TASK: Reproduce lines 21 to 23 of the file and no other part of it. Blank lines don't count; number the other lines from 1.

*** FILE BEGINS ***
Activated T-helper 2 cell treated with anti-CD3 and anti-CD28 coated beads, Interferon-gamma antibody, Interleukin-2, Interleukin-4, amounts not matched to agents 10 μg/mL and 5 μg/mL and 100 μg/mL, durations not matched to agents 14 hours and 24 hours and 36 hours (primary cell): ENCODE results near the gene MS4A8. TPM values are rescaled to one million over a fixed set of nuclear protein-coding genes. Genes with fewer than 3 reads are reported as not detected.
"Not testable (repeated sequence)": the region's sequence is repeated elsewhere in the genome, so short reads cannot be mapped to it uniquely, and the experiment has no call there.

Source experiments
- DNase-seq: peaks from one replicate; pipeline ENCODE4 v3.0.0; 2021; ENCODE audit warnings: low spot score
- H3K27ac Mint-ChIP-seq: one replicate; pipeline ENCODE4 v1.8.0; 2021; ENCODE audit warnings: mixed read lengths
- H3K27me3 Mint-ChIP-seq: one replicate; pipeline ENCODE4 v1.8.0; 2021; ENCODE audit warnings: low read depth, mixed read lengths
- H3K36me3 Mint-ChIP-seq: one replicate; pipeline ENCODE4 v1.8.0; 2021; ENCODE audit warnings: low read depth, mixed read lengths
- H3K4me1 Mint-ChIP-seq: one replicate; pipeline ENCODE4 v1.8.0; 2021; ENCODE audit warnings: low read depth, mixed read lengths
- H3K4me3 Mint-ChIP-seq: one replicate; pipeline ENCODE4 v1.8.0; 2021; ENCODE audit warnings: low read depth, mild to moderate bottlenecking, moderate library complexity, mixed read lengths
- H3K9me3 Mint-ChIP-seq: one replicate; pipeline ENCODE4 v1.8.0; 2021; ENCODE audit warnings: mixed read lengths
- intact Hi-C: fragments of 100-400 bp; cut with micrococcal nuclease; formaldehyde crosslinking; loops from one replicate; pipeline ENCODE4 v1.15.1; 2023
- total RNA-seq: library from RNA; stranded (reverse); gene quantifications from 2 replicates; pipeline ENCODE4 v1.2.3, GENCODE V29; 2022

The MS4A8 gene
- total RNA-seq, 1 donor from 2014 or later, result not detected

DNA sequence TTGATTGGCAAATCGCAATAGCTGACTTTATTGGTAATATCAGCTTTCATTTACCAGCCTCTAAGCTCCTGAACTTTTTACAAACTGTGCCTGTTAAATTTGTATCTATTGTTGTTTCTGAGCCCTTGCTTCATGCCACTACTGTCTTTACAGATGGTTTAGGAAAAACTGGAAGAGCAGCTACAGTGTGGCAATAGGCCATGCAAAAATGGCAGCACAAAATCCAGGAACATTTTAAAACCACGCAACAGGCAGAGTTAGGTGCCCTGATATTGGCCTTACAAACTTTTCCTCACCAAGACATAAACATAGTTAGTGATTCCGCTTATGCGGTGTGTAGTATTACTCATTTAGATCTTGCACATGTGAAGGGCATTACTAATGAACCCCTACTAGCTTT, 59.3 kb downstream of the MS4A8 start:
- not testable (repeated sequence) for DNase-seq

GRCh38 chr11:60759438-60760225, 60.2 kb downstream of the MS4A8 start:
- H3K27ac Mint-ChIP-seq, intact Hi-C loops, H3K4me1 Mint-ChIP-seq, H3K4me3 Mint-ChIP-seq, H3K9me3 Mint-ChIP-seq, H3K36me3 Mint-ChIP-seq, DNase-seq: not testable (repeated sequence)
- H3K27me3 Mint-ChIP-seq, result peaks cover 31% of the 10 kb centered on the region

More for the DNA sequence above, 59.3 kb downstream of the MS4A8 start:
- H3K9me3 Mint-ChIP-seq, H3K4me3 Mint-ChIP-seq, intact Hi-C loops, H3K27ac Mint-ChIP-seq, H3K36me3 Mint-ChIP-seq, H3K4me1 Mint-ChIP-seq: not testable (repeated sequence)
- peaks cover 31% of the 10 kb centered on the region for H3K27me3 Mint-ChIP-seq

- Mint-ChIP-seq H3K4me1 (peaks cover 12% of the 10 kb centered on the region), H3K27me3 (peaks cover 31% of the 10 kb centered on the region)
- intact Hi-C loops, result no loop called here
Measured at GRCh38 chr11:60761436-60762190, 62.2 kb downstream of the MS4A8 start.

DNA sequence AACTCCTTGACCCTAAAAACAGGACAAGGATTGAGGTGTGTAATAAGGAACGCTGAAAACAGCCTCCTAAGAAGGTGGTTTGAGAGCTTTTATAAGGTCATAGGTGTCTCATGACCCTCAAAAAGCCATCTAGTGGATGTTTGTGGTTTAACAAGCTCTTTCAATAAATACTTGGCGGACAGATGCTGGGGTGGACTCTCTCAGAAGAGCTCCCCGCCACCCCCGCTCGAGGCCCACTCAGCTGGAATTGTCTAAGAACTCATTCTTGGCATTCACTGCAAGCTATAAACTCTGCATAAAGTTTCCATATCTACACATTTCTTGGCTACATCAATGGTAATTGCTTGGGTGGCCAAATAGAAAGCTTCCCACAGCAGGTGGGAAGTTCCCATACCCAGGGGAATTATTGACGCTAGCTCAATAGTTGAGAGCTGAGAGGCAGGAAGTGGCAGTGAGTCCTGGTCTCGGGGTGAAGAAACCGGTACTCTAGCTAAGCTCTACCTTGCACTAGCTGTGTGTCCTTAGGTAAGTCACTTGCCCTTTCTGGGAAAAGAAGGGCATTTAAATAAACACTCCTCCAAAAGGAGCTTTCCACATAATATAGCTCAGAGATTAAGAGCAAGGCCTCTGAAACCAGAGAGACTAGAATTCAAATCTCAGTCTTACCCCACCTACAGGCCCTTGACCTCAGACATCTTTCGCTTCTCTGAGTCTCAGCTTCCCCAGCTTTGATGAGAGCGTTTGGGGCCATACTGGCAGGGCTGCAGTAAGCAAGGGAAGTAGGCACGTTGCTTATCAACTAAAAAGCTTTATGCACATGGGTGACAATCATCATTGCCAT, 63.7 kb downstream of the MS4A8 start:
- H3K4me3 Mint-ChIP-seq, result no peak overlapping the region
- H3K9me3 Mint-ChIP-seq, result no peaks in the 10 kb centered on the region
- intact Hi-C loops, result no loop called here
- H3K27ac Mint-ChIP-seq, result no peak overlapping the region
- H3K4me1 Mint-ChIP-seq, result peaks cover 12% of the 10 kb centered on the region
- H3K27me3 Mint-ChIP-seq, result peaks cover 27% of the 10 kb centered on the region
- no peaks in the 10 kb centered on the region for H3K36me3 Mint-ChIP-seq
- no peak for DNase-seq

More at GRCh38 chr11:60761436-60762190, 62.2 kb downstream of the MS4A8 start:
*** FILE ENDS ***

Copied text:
- H3K9me3 Mint-ChIP-seq, H3K4me3 Mint-ChIP-seq, intact Hi-C loops, H3K27ac Mint-ChIP-seq, H3K36me3 Mint-ChIP-seq, H3K4me1 Mint-ChIP-seq: not testable (repeated sequence)
- peaks cover 31% of the 10 kb centered on the region for H3K27me3 Mint-ChIP-seq

- Mint-ChIP-seq H3K4me1 (peaks cover 12% of the 10 kb centered on the region), H3K27me3 (peaks cover 31% of the 10 kb centered on the region)